INTERNATIONAL DIVISION
The International Division of the Office of Secretary of State began as the Community and Governmental Relations Division. It reorganized as the Intergovernmental and International Relations Division in July 2000, as the International and Intergovernmental Division in October 2003, and by its present name early in 2004.

The Division's primary functions center on the Governor's Subcabinet for International Affairs, and the Maryland Sister States Program.

In international affairs, the Secretary of State represents Maryland and the Governor, and chairs the Governor's Subcabinet for International Affairs, which the Division staffs. Moreover, at public events, the Division represents the State of Maryland. It also informs the public about other functions of the Secretary of State, such as charitable registration and solicitation regulations, extradition, and the notary process.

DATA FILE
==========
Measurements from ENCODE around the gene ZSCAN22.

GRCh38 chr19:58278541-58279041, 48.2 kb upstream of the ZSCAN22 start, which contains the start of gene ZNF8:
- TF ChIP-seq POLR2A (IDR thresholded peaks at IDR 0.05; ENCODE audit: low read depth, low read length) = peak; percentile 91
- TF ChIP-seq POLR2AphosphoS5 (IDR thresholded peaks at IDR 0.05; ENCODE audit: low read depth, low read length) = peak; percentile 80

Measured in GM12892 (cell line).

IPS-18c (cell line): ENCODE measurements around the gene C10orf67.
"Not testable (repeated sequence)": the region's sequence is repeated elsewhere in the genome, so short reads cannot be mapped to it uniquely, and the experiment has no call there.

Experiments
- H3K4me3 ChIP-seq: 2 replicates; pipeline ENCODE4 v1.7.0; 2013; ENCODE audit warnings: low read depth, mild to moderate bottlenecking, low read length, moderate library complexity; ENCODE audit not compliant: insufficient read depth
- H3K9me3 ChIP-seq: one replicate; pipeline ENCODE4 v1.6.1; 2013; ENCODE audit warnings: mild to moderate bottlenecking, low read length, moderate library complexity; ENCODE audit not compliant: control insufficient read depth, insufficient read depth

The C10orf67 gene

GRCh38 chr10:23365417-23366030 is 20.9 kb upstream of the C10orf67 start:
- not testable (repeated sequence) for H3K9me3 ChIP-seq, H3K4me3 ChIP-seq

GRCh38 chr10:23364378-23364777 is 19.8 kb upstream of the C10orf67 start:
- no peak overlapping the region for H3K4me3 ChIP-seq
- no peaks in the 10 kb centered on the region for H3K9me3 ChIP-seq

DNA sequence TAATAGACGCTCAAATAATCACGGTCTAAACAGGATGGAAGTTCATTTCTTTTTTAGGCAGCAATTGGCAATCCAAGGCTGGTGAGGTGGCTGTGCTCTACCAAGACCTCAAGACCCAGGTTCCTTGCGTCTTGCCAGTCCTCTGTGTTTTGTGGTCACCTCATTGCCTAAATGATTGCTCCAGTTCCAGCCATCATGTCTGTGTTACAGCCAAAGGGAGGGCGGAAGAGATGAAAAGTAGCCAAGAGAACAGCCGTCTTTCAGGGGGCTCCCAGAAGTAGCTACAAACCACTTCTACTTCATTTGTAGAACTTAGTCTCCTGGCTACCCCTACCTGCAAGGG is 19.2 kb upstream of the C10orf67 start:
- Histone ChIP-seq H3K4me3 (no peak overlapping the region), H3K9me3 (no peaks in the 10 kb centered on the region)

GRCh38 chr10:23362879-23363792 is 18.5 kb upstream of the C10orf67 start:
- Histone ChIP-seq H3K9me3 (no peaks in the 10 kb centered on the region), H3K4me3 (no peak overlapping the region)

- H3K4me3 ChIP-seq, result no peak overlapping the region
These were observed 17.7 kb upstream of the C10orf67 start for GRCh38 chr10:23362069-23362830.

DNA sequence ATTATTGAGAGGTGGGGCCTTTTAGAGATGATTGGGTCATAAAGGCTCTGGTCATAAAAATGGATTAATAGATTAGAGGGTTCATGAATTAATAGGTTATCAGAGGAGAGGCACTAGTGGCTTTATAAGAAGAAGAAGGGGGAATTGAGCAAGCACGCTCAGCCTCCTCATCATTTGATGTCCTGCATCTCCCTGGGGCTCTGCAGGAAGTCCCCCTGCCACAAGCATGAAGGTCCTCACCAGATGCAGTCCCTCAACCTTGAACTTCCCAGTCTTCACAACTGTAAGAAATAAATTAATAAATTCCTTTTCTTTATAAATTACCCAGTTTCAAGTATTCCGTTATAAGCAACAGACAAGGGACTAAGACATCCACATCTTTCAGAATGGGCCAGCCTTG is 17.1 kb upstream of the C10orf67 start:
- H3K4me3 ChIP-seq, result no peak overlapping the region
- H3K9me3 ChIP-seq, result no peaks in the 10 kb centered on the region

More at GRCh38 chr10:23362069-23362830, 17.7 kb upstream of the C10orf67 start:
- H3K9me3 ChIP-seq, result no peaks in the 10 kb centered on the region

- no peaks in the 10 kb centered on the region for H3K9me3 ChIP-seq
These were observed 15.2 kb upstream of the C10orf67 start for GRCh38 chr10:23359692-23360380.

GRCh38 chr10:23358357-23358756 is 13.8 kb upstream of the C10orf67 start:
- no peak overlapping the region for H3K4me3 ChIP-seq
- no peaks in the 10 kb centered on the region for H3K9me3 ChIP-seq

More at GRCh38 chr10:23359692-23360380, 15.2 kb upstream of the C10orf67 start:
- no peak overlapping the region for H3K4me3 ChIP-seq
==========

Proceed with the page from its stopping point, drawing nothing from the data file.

ADMINISTRATION & SUPPORT SERVICES DIVISION

The Administration and Support Services Division began as Personnel Services and Operations, and reorganized as Administration and Human Resources in February 1999. It reformed as the Administration, Finance, and Human Resources Division in September 2003, and as the Support Services Division in April 2011. The Division adopted its present name in 2013.

The Division is responsible for the general administrative functions of the Secretary of State.


CHARITIES & LEGAL SERVICES DIVISION

[photo, Jeffrey Building (now Wineland Building), 16 Francis St., Annapolis, Maryland] The Charities and Legal Services Division formed in July 1, 2000 from the merger of the Charitable Organizations Division with Legal Services and Registrations. Organized in 1997, Legal Services and Registrations had been concerned with condominiums, cooperatives, disclosures, housing authorities, notaries public, special police and railroad police, time-shares, and trade and service marks. Now, the Charities and Legal Services Division oversees those functions, and regulates charitable organizations, professional solicitors, and fund-raising counsel that are required to register and file reports annually (Code Business Regulation Article, secs. 6-101 through 6-701).